So many are gone--Either/Or in Hermosa, Acres of Books in Long Beach. Others remain, slightly changed: Book Soup and Vromans come to mind.

Many little coffee shops (Catalina Coffee in Redondo Beach is a perfect example--the owner posted this picture at right) have added shelves of used books over the years. Along with comfy, cushioned chairs and sofas, the books contribute to the feel of lounging a big living room. Friends and couples gather there. Kids meeet for study groups.

Maybe we can survive losing the neighborhood Borders.

FYI, the Wall Street Journal has posted a list of all the stores that are closing. Click on a column (like STATE) to sort the list alphabetically.

I expected to find Montclair and Rolling Hills on there and maybe Long Beach (both Bellflower Blvd and Pine)--but Glendale, the Santa Monica Blvd. store in LA, Cerritos, Pasadena?

My old favorite, Torrance, remains. But with the company in bankruptcy, and some publishers not shipping to them due to unpaid bills--for how long?

Monday, February 14, 2011

St. Anne Melkite Greek Catholic Church

Today's mosaic comes from North Hollywood. I think...maybe it's Studio city. Anyway,
St. Anne Melkite Greek Catholic Church on Moorpark St. inaugurated its current church and hall in 1965. These archways--with many mosaics, all depicting scenes from the Bible--stand outside the church, surrounding it almost like a moat.

I hear there's a three year waiting list to have a marriage ceremony there, and I suspect it's not just because the church is beautiful.

I've been to a wedding there--the couple lived forty miles away, but St. Anne was the only Melkite Greek Catholic Church around. I just checked, and it's still the only Melkite Greek Catholic Church with its own building in Los Angeles County. (There is a Melkite Greek Catholic community that meets at a Russian-Greek Church in El Segundo.)

I have yet to see or hear a coherent explanation of the differences between these particular churches. Anyone who does understand usually cares passionately about canonical law and tradition and all the things that complicate the explanation. The levels of relationships between the Greek and Roman, Melkite, Coptic, Syriac, etc, etc, are-- if you'll pardon the pun--positively Byzantine.

But the mosaics are purty.

Saturday, February 12, 2011

Valentino's Suite at the Alexandria Hotel

There is a suite of rooms on the 12th floor of the Alexandria Hotel that is supposed to be haunted by Rudolf Valentino. The story is that before he became a famous movie star, he lived at the Alexandria on Fifth and Spring. He was a dance instructor at the time.

No proof, of course--no lease agreement or signature on a register. I hate to poo-poo a good story, but the suite of rooms is rather spacious and the Alexandria a first class hotel back then.

Could a dance instructor have lived there?

I got to see the suite during the tour led by Harry Medved last Saturday, when the Metropolis Bookstore hosted a book-signing event for Location Filming in Los Angeles (Images of America Series)
by Medved, Karie Bible, and Marc Wanamaker. Great fun.

The reason these pictures show no more than the view out of windows in two different rooms in the suite is that there were no working lights in the room, and my camera's flash wouldn't function. That has never happened before.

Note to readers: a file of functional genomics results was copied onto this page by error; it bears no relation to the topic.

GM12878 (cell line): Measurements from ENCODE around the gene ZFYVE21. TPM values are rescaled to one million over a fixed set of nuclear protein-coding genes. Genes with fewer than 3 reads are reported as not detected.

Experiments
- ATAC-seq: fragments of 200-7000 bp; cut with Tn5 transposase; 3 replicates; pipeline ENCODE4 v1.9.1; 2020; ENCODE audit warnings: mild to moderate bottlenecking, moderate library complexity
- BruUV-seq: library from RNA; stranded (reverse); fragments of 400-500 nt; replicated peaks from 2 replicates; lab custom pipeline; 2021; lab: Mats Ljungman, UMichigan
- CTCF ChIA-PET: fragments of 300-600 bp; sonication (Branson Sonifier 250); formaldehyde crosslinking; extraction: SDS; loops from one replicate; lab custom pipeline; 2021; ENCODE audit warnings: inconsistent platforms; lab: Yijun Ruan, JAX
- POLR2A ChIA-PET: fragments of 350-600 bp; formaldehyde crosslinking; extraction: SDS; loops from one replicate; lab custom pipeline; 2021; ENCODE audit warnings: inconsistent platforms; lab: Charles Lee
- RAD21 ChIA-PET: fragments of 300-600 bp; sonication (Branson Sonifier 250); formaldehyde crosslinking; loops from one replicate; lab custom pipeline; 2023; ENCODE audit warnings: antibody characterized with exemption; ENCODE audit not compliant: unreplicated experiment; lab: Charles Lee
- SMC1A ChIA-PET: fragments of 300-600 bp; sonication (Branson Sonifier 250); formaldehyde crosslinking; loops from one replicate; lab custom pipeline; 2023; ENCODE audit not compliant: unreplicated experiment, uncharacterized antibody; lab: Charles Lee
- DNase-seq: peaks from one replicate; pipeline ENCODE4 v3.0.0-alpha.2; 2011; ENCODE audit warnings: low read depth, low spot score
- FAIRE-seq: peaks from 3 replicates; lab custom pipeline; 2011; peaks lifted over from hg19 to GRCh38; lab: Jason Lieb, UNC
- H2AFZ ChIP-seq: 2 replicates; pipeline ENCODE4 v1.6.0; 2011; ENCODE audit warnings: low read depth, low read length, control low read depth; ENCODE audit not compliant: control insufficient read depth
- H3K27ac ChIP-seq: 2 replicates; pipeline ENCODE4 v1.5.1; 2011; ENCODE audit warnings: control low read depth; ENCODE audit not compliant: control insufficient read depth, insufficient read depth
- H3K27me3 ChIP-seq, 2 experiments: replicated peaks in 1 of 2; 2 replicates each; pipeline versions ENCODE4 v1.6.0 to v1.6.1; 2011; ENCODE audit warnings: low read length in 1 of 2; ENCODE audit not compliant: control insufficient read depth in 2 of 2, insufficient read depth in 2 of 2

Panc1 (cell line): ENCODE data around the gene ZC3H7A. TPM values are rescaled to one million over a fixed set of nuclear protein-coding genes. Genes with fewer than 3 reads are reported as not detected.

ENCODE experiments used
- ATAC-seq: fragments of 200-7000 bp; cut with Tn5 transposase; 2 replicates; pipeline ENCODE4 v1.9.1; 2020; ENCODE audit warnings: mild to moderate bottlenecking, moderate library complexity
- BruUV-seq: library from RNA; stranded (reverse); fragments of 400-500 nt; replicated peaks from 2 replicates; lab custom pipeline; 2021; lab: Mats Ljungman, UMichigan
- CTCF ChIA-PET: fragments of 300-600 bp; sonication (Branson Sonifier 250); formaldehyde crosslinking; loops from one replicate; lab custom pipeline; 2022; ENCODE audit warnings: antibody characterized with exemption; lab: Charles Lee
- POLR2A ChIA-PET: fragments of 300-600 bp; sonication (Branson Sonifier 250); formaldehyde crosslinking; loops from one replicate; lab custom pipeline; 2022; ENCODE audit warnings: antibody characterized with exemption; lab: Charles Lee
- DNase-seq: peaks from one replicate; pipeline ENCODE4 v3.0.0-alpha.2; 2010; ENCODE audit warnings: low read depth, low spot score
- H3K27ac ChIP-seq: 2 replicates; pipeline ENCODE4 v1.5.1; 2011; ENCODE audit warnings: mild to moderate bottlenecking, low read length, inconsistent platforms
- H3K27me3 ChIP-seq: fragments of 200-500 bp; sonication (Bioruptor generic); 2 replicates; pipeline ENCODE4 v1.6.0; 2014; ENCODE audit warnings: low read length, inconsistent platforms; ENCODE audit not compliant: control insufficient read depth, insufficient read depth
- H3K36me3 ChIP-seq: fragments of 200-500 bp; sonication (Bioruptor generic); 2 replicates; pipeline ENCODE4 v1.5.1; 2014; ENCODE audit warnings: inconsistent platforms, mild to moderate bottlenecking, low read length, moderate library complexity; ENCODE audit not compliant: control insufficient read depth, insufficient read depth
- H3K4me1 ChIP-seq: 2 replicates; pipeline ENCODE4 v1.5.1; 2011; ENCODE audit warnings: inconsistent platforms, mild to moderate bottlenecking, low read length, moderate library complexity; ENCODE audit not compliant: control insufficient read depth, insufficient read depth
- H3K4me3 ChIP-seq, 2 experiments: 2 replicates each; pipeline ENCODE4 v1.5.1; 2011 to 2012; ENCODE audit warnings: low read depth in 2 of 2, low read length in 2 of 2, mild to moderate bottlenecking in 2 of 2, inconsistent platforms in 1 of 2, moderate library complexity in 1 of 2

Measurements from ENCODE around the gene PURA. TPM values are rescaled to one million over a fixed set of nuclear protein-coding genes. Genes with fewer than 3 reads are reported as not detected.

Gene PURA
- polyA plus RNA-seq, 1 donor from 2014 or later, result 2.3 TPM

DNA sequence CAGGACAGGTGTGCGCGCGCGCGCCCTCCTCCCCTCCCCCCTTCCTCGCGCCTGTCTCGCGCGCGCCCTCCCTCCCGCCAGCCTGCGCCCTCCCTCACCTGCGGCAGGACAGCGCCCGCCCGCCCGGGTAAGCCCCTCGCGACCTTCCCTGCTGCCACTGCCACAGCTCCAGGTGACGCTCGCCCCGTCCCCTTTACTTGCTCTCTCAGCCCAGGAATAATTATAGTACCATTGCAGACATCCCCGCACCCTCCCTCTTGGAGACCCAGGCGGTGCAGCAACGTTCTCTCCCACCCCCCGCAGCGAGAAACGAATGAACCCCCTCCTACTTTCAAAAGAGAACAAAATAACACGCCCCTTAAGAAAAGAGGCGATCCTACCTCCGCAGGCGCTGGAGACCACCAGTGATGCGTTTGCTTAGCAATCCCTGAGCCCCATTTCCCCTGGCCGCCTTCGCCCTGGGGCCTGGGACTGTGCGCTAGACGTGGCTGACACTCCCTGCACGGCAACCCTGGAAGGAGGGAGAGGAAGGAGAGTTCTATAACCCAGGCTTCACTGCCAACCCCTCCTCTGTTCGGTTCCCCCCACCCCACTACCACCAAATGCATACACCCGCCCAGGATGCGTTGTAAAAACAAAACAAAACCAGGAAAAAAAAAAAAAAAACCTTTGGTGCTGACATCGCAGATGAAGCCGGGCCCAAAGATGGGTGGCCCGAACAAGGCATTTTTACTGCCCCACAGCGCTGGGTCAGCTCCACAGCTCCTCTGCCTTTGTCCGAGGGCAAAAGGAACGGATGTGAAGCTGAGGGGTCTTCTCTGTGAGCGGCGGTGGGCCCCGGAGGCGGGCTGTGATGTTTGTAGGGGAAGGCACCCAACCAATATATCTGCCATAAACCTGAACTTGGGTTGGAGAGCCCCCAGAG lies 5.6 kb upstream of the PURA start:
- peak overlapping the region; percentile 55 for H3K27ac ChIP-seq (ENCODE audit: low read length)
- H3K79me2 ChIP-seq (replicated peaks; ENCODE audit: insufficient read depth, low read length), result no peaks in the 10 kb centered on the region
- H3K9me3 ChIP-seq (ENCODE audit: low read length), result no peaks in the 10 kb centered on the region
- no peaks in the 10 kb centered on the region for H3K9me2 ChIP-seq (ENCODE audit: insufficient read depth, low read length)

Oohhh, maybe there is a ghost!

BTW, filming for the new Spiderman movie was going on just a couple of blocks away, at Spring and 3rd. Apparently all the Spiderman films have used old downtown Los Angeles to stand in for New York, at least in some parts of the movies.

Monday, February 7, 2011

San Pedro Revisited

I blogged about Mary Star of the Sea's mosaic months ago, but never realized that around the other side of the church, facing 8th Street, there were more artworks.

I like this picture best, because the bronze statue of Mary raising her arms toward the Port of Los Angeles towers over it all. There's a bit of a glare from the afternoon sun and some shadows cast by trees, but all in all it's my favorite shot.

This a is very Catholic image: Jesus handing the keys to his kingdom on earth to St. Peter, who will be the first pope.

Just below the mosaic is a statue exhorting us to pray for peace (ironically, enclosed in plexiglass to protect it from vandals), and a memorial to Preseident Kennedy.

Mary Star of the Sea was established in 1889, making it one of the oldest parishes in the Los Angeles area.

Wednesday, February 2, 2011

Marc Wanamaker Speaks

He's gonna be a busy guy this week. I've gotten notices for two events:
  • This Saturday, Feb. 5, he joins Karie Bible and Harry Medved at Metropolis Books to kick off their new Arcadia book, Location Filming in Los Angeles (Images of America Series).  My kind of book, if anyone wants to send me a late Christmas present! Starting at 6, all three authors will be signing books and showing clips of films that used Los Angeles City Hall as a backdrop. And at 8pm, join them for a FREE Tour of downtown locations along Main and Spring Streets.

  • "Hollywood Comes to Venice"--a lecture before the Venice Historical Society. I heard Marc speak on this topic a few years ago and it was great fun. Movies have been shot all over the canals, pier, beaches, and arched buildings of Venice, from Max Sennett comedies to Speed and more. He'll no doubt show rare, early 20th century pictures from his incredible collection. (His company, Bison Photo Archives, is a research resource on early movie history throughout the US) The event costs $5, and takes place on Feb.8th (next Tuesday) at 7pm at the Old Venice Police Dept. Bldg, 685 Venice Blvd.